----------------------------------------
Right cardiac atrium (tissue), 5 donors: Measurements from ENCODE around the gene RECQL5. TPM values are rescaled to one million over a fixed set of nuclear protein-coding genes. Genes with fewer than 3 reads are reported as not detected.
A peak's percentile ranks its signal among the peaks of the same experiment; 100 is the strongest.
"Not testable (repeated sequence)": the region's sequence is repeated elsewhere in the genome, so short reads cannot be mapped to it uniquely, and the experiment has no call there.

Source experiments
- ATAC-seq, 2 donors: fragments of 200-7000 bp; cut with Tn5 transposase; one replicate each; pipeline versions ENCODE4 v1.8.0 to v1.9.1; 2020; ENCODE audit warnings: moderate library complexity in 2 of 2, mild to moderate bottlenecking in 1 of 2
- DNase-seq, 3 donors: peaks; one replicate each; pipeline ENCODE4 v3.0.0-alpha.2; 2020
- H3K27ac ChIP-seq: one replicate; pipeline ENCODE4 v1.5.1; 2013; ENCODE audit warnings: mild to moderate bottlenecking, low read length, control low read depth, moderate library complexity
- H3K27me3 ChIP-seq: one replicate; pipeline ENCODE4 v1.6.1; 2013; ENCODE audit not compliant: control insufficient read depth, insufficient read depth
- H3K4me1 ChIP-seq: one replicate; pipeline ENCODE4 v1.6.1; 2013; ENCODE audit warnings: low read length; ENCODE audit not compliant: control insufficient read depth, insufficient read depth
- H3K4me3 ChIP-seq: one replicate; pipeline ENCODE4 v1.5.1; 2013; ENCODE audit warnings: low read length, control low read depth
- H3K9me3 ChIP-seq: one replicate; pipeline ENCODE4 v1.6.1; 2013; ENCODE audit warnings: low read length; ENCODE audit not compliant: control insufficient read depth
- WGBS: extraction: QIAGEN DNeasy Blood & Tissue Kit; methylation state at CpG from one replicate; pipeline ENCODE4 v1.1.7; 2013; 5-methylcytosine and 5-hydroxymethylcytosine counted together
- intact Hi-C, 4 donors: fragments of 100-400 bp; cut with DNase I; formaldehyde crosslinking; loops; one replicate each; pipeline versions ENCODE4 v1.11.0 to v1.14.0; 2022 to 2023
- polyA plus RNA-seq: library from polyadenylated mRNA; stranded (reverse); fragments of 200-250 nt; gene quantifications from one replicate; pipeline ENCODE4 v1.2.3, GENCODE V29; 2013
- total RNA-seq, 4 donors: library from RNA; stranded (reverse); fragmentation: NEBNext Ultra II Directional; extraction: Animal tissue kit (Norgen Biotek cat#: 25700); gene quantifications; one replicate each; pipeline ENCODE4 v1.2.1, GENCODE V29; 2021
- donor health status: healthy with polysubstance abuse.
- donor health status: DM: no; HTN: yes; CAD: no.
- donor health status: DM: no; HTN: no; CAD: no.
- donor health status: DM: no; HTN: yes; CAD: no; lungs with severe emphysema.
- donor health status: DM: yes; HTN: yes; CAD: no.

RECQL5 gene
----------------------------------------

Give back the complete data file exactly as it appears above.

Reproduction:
Right cardiac atrium (tissue), 5 donors: Measurements from ENCODE around the gene RECQL5. TPM values are rescaled to one million over a fixed set of nuclear protein-coding genes. Genes with fewer than 3 reads are reported as not detected.
A peak's percentile ranks its signal among the peaks of the same experiment; 100 is the strongest.
"Not testable (repeated sequence)": the region's sequence is repeated elsewhere in the genome, so short reads cannot be mapped to it uniquely, and the experiment has no call there.

Source experiments
- ATAC-seq, 2 donors: fragments of 200-7000 bp; cut with Tn5 transposase; one replicate each; pipeline versions ENCODE4 v1.8.0 to v1.9.1; 2020; ENCODE audit warnings: moderate library complexity in 2 of 2, mild to moderate bottlenecking in 1 of 2
- DNase-seq, 3 donors: peaks; one replicate each; pipeline ENCODE4 v3.0.0-alpha.2; 2020
- H3K27ac ChIP-seq: one replicate; pipeline ENCODE4 v1.5.1; 2013; ENCODE audit warnings: mild to moderate bottlenecking, low read length, control low read depth, moderate library complexity
- H3K27me3 ChIP-seq: one replicate; pipeline ENCODE4 v1.6.1; 2013; ENCODE audit not compliant: control insufficient read depth, insufficient read depth
- H3K4me1 ChIP-seq: one replicate; pipeline ENCODE4 v1.6.1; 2013; ENCODE audit warnings: low read length; ENCODE audit not compliant: control insufficient read depth, insufficient read depth
- H3K4me3 ChIP-seq: one replicate; pipeline ENCODE4 v1.5.1; 2013; ENCODE audit warnings: low read length, control low read depth
- H3K9me3 ChIP-seq: one replicate; pipeline ENCODE4 v1.6.1; 2013; ENCODE audit warnings: low read length; ENCODE audit not compliant: control insufficient read depth
- WGBS: extraction: QIAGEN DNeasy Blood & Tissue Kit; methylation state at CpG from one replicate; pipeline ENCODE4 v1.1.7; 2013; 5-methylcytosine and 5-hydroxymethylcytosine counted together
- intact Hi-C, 4 donors: fragments of 100-400 bp; cut with DNase I; formaldehyde crosslinking; loops; one replicate each; pipeline versions ENCODE4 v1.11.0 to v1.14.0; 2022 to 2023
- polyA plus RNA-seq: library from polyadenylated mRNA; stranded (reverse); fragments of 200-250 nt; gene quantifications from one replicate; pipeline ENCODE4 v1.2.3, GENCODE V29; 2013
- total RNA-seq, 4 donors: library from RNA; stranded (reverse); fragmentation: NEBNext Ultra II Directional; extraction: Animal tissue kit (Norgen Biotek cat#: 25700); gene quantifications; one replicate each; pipeline ENCODE4 v1.2.1, GENCODE V29; 2021
- donor health status: healthy with polysubstance abuse.
- donor health status: DM: no; HTN: yes; CAD: no.
- donor health status: DM: no; HTN: no; CAD: no.
- donor health status: DM: no; HTN: yes; CAD: no; lungs with severe emphysema.
- donor health status: DM: yes; HTN: yes; CAD: no.

RECQL5 gene